Surf the right board for the right conditions based on your surfing and NOT other peoples. As soon as it gets over 4 foot around here (Vicco Surfcoast) and there's a few crew out I've got no problem with paddling out on my 6'8" because I know I will still get my share of waves as opposed to my 6'1". It's all about catching waves and the more waves you catch the more likely your own surfing level will stay on an even keel for longer. Who cares if you're not surfing as 'rad' as some younger punter on a 5'11". All that means jack shit when you find yourself in Indo or somewhere with pumping 6 foot tubes and you're still able to cash in because you've done the work.

The beatings in bigger surf wear you out more and can shorten your session unlike years gone by and also make you re-calibrate what you want to paddle out in. My limits have definitely been reeled in the last few years but funnily enough I don't really care. None of us are Peter Pan and honestly, in your day to day surfing how often are you faced with surf bigger than, say, 6ft anyway?*

*W.A crew excepted

velocityjohnno's picture
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velocityjohnno commented Tuesday, 5 May 2020 at 6:56pm

When I was a young surfer I would occasionally come across an older surfer called Skeg on the Cott reefs. He was really the only older guy I saw out there. He was happy, personable, eccentric and had some tips on how to keep surfing. I remember a couple. One, lie on the board on your back and paddle backstroke style back out into the lineup. This will make sure the shoulders don't overload with only one action. Two, sea grapes. Take the weed that includes the little air sac bubbles, and eat them. They have salty taste.

It seemed to work for him. He was so full of stoke, character; loud and happy. I try to pass on this wisdom to any younger surfer who will listen.

Edit: often they don't! But the point of the post is that surfing still has some wonderful eccentricities and interaction with nature - this is a reason to keep in good shape to keep going.

SurferSam's picture
SurferSam's picture
SurferSam commented Tuesday, 5 May 2020 at 5:19pm

Other thing I’ve noticed over there years is mates who have stopped surfing. Some who were absolute frothers.
One mate had the best surf of his life when we were on a surf trip together and basically hasn’t surfed since.
I’ve tried to get him out there again but he just says nothing will ever be as good as that surf

tubeshooter's picture
tubeshooter's picture
tubeshooter commented Tuesday, 5 May 2020 at 5:21pm

Age can definitely be a state of mind too . The minute you believe you're finished , you are. Most of us older guys aren't surfing to impress anyone , except ourselves , and maybe your kids if have them. {All surfing Dads I know demand legend status from any offspring that takes to the water}.
One word ... STOKE ... No matter how old you get it's still out there.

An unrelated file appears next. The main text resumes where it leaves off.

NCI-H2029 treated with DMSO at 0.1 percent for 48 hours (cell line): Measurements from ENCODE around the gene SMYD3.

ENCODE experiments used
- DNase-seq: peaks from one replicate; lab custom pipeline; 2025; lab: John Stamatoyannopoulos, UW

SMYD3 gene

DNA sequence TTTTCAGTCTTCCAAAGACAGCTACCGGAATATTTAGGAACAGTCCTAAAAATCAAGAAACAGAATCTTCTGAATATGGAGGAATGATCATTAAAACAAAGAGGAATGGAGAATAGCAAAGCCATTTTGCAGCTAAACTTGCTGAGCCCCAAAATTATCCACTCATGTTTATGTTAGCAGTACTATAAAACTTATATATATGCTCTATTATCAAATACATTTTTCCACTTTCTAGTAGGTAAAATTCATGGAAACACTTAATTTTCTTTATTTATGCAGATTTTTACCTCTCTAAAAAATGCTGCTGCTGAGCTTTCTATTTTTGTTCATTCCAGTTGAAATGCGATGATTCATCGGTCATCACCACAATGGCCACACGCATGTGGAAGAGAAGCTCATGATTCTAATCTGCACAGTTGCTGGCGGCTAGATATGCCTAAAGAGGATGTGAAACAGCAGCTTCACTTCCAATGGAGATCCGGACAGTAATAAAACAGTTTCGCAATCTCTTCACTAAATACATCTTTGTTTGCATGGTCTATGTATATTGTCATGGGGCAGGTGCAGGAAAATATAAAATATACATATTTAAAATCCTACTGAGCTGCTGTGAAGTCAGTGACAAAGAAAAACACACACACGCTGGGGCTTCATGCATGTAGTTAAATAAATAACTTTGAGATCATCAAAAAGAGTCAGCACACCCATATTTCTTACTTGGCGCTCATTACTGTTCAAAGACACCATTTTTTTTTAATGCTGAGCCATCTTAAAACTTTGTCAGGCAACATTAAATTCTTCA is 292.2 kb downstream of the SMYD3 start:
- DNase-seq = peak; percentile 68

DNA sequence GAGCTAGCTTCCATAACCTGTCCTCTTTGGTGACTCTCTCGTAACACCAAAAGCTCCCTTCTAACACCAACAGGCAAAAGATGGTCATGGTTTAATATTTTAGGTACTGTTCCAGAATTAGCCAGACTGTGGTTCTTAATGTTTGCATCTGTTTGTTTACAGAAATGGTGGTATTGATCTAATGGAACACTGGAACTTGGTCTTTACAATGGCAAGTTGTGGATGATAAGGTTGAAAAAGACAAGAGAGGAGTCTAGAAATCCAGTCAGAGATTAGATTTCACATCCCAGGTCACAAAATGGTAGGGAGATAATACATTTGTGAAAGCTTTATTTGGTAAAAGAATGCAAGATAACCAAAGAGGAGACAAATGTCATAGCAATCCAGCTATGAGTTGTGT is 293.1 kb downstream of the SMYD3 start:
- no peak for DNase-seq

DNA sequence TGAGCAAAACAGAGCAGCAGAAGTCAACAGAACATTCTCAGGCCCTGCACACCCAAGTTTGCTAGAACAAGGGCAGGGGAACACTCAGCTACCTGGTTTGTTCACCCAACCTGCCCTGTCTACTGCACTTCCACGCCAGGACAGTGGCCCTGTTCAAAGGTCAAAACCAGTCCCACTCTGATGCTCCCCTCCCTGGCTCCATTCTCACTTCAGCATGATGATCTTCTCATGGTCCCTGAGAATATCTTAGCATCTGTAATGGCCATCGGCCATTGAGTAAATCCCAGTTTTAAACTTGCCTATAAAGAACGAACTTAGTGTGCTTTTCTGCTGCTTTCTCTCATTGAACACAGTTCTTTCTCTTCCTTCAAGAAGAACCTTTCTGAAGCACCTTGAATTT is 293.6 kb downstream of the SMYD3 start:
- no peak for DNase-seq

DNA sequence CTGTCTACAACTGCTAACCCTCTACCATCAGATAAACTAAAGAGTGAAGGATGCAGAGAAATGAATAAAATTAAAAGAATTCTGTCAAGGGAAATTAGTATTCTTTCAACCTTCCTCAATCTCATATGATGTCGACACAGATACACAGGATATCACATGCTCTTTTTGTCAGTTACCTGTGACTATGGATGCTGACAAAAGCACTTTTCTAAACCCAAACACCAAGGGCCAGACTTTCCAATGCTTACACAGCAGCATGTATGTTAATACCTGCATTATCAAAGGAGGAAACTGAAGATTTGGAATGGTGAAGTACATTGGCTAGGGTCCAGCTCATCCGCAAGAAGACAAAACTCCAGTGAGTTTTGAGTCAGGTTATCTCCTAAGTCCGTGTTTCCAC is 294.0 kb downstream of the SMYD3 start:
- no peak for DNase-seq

freeride76's picture
freeride76's picture
freeride76 commented Tuesday, 5 May 2020 at 5:26pm

hows the cold water treat you as you get older Ringy?

simba's picture
simba's picture
simba commented Tuesday, 5 May 2020 at 6:06pm

Hey Ringy, how'd ya go with a partial knee replacement,i thought they weren't doing partials any more....? Agree with pretty much what you said,you have to surf for yourself no one else so ride what feels good on the day cause its all about keeping the stoke alive.

simba

ringmaster's picture
ringmaster's picture
ringmaster commented Tuesday, 5 May 2020 at 6:10pm

Not a worry at all FR. Wetsuits are so good these days. (I would definitely struggle if I had to wear the wetties we had 40 years ago!)

I know Ive got good circulation and am in pretty good nick for my age so that helps but the best gear is most important. I don't sacrifice quality in wetsuits to save a few $ cause they can make or break your experience down here in the guts of Winter. Gotta make sure you start warm and stay warm. A full face/neck covering hood is also a must in Winter and it means I don't need booties ever which is great cause I hate them.

Also, probably don't stay out as long. Sometimes if Im having a good session and I get a cracker, Ill just come in on it even though I could have stayed out longer. 3 hour sessions have become closer to 2 when its good and often one good surf is all I need for that particular day even though there's time for more.

Vic Local's picture
Vic Local's picture
Vic Local commented Tuesday, 5 May 2020 at 6:28pm

ringmaster is the USAF Colonel Steve Austin of the surf coast. Anyone under the age of 40 might need to Google "USAF Colonel Steve Austin" if you don't understand. Hint, it's got nothing to do with wrestling.

"angry online, smiley in the brine"

freeride76's picture
freeride76's picture
freeride76 commented Tuesday, 5 May 2020 at 6:29pm

6 million dollar man?

ringmaster's picture
ringmaster's picture
ringmaster commented Tuesday, 5 May 2020 at 6:30pm

Partial knee ops still all good Simba. Far less invasive than full knee replacement and much better function but your injured knee has to meet certain requirements as does your lifestyle and state of health, activity and weight.

The only knock on partial is how long it will last which the surgeon discuses with you. I won't be able to go for a 5k run or play tennis for example but I never did that anyway. If it wears out when Im 70 so be it. I'll get a knee replacement and cop it sweet by then if I'm still alive.

Vic Local's picture
Vic Local's picture
Vic Local commented Tuesday, 5 May 2020 at 6:58pm

Spot on free ride. ringmaster worked for NASA and was badly injured then his rocket crashed, and the medical team rebuilt him, stronger and faster than ever.

"angry online, smiley in the brine"

freeride76's picture
freeride76's picture
freeride76 commented Tuesday, 5 May 2020 at 6:59pm

we have the technology